If you try to speak up or try to fight back, the production companies WILL NOT HIRE YOU. It's a bad situation that has only gotten worse due to recent national economic problems…..even though the networks, production companies, and advertisers still make a ton of money off the people watching our work. I have spoken extensively with the WGA and they are fighting for us, but the fight is slow and I don't know if I'll ever see the fruits of their labor. Let's pick it up and get some victories on these issues, then tackle the ridiculous fact that we have never been offered residuals on any show.
Union vs. non-union treatment
I've worked as a freelance reality TV producer for over a decade in Los Angeles. I've produced over 30 different shows and have worked with most reality TV production companies in the area.
I've been saying the same thing since I started working in the industry. Production companies constantly break labor laws, abuse their employee's and get away with it. In their mind you should be grateful for the job and if you're not willing to do it, someone else will happily take your spot.
I worked on a series in which the Executive Producer would regularly verbally abuse us. The executive producer even went as far as to pickup a chair and throw it against the wall in fit of rage...On the same production, I was also made to pull a number of all nighters to get my work done. Most of the time, this was done in between two 14 hour days on set.
On another production, after working 20 hours without eating I was regularly denied 2nd meal because they only got enough for crew (who are union). I wouldn't eat lunch because I was made to get the next scene setup...this happens a lot. Also, On that same series I would regularly have to commute over an hour and drive home on less then 2 hours of sleep. I even had to drive home after working a 48 hour shift.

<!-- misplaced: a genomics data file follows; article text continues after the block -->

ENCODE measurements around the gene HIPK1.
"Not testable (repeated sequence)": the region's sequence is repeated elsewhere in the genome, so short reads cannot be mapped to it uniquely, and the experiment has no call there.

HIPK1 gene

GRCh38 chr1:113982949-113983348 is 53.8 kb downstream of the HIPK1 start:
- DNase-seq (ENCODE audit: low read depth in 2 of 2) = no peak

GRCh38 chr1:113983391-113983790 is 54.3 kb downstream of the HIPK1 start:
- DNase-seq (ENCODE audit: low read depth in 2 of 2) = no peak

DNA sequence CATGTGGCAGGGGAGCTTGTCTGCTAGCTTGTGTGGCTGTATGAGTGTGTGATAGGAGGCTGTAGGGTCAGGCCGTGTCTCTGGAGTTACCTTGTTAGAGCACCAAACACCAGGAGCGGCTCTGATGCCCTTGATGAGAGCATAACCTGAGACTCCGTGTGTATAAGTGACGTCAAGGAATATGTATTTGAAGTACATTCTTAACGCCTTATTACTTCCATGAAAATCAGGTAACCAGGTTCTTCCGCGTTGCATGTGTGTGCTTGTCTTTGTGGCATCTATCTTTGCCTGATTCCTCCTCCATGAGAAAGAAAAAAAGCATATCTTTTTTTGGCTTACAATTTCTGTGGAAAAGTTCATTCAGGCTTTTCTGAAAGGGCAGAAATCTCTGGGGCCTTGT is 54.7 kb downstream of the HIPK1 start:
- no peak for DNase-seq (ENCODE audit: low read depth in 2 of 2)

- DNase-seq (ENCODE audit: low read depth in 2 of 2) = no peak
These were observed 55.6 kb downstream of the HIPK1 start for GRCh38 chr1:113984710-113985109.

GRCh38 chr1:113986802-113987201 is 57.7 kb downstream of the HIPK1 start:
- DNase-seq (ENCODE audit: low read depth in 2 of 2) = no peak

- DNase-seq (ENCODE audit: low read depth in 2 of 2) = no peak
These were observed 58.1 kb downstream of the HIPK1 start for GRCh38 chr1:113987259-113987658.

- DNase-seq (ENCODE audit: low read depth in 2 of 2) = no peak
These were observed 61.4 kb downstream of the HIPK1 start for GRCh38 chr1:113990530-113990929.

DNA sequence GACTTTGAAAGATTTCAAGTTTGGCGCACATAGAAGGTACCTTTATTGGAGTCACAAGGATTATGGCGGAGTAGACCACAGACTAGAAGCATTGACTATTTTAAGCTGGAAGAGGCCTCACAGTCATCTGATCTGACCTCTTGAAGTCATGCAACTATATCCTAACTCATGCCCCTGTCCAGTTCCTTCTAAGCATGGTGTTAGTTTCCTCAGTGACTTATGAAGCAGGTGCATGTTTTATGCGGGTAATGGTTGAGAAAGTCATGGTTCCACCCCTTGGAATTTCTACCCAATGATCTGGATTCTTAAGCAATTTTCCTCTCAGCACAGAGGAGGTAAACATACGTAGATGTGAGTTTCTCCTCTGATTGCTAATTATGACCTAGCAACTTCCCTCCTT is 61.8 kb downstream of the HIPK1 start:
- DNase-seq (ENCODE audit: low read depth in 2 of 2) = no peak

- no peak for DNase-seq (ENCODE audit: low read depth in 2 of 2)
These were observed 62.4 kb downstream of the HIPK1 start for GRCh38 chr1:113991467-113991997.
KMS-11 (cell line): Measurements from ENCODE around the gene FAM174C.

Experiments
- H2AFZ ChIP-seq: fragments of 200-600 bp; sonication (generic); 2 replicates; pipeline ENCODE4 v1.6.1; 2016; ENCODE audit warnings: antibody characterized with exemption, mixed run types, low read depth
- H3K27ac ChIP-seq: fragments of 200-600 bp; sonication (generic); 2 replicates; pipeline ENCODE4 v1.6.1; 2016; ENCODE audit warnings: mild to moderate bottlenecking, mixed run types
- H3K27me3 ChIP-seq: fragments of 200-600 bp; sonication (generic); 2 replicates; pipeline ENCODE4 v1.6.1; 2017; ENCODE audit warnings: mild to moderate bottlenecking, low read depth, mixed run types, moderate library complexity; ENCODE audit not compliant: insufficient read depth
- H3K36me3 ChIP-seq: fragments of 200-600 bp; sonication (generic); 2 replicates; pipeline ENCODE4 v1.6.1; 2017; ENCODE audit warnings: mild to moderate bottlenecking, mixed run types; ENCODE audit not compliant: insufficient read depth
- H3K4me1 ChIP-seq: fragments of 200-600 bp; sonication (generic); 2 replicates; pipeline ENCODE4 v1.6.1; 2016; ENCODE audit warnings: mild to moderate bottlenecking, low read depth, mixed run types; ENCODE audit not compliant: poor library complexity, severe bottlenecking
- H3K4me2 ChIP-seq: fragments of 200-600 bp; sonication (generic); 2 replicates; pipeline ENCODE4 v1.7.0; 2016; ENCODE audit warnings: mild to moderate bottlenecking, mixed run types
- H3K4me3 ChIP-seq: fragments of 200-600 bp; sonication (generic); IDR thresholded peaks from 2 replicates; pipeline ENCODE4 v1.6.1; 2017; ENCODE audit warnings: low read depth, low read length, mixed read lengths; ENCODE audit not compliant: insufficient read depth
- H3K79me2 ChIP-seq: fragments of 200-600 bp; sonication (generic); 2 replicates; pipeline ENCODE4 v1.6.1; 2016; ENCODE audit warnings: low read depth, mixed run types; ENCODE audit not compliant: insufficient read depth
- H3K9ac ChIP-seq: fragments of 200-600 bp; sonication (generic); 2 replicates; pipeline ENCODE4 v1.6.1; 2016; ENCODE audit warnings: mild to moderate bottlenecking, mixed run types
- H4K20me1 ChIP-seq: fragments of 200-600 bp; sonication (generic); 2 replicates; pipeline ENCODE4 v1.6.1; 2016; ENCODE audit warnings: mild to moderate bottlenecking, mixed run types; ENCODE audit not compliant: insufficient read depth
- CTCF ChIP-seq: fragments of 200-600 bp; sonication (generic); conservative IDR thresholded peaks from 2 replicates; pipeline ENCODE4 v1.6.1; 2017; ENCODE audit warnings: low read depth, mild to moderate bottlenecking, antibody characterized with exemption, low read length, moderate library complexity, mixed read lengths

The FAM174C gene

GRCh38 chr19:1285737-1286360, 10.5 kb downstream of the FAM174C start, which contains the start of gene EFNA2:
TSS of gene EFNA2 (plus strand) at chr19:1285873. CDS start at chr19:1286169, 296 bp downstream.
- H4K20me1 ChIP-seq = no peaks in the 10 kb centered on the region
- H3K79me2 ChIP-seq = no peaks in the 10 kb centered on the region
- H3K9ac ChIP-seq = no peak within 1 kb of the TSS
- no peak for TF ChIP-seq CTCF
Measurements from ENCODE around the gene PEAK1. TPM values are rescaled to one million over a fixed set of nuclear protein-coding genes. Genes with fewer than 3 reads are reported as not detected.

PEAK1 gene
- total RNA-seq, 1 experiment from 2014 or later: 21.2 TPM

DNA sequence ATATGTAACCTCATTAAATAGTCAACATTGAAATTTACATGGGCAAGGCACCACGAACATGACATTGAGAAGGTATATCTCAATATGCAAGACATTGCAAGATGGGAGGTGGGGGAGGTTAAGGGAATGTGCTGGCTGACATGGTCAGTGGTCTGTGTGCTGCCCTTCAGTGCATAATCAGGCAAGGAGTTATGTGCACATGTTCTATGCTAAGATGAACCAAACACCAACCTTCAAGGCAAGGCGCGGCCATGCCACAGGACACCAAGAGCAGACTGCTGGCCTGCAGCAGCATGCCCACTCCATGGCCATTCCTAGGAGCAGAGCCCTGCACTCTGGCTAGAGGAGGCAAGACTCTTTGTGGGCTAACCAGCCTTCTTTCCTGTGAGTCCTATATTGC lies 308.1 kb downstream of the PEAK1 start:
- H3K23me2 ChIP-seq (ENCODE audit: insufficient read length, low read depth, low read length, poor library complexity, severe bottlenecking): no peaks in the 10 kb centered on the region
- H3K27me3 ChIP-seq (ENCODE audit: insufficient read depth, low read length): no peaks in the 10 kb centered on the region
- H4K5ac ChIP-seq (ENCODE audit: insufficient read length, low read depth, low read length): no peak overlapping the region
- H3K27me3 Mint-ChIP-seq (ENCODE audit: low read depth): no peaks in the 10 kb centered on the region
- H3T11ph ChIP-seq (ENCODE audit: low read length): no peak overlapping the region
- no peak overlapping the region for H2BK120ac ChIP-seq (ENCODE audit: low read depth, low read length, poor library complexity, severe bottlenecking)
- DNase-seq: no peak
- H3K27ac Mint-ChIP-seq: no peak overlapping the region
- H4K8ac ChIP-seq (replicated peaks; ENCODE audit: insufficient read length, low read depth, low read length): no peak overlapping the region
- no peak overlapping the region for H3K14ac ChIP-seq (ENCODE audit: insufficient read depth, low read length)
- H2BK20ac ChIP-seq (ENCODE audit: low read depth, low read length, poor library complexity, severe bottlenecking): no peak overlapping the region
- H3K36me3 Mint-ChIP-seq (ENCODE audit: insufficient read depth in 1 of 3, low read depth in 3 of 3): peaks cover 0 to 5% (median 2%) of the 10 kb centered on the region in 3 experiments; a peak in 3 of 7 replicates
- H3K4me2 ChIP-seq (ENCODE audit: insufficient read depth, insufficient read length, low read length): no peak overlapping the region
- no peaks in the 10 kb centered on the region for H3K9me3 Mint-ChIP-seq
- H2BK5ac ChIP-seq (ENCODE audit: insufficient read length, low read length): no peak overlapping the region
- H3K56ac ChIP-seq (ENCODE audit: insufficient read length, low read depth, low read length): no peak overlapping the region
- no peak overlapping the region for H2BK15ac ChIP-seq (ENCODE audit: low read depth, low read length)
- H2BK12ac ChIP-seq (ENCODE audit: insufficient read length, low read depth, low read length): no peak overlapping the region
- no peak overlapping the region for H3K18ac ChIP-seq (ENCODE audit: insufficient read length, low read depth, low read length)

I did another series, I regularly worked 20-22 hour days and did this for 5 weeks straight without a single day off. I got extremely sick from exhaustion when I returned. Also, because I was filming in loud nightclub and had to turn my walkie all the way up, I ended up sacrificing some of my hearing and to this day have a constant ringing in my ears.
These are just a couple of my bad experiences. This happens on virtually every production that I've work on. This treatment is unfair and needs to stop. People accept this kind of work environment because it's standard and is going to continue to be like this until somebody does something about it.
Death, taxes, and reality TV work
I've been a writer, producer and director for 14 years now and can attest for every situation you mentioned. I just finished a job where I worked 8 weeks straight (not a single day off) where the shortest day came in at 11 hours. For all of that, I was paid a flat rate, which was neither bad nor stellar, but standard. I also had to change my title from "writer" to "supervising producer" so as not to tip off the Writer's Guild that it was I who wrote 200 pages of dialogue in nine days and would therefore have to be paid guild rates....Anyway, I digress. I wanted to share a couple of stories.
The first...I supervised a reality production during which one of the associate producers quit and filed suit against the company, rightfully claiming that he was in fact a full time employee and therefore the company should have been paying his Social Security tax. (I love that bit...Some production companies require the employee to pay the Social Security deductions and the unemployment compensation). Anyway, I was called in by the company owner and told that I should refuse any attempts at being deposed by the opposing counsel and that if I failed at this, I would no longer be a trusted hire.